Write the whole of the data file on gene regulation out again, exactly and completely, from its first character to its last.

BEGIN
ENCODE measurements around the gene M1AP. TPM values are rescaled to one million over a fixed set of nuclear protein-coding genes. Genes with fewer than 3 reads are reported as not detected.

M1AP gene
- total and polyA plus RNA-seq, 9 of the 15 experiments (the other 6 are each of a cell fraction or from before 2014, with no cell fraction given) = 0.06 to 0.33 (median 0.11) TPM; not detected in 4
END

ENCODE measurements around the gene M1AP. TPM values are rescaled to one million over a fixed set of nuclear protein-coding genes. Genes with fewer than 3 reads are reported as not detected.

M1AP gene
- total and polyA plus RNA-seq, 9 of the 15 experiments (the other 6 are each of a cell fraction or from before 2014, with no cell fraction given) = 0.06 to 0.33 (median 0.11) TPM; not detected in 4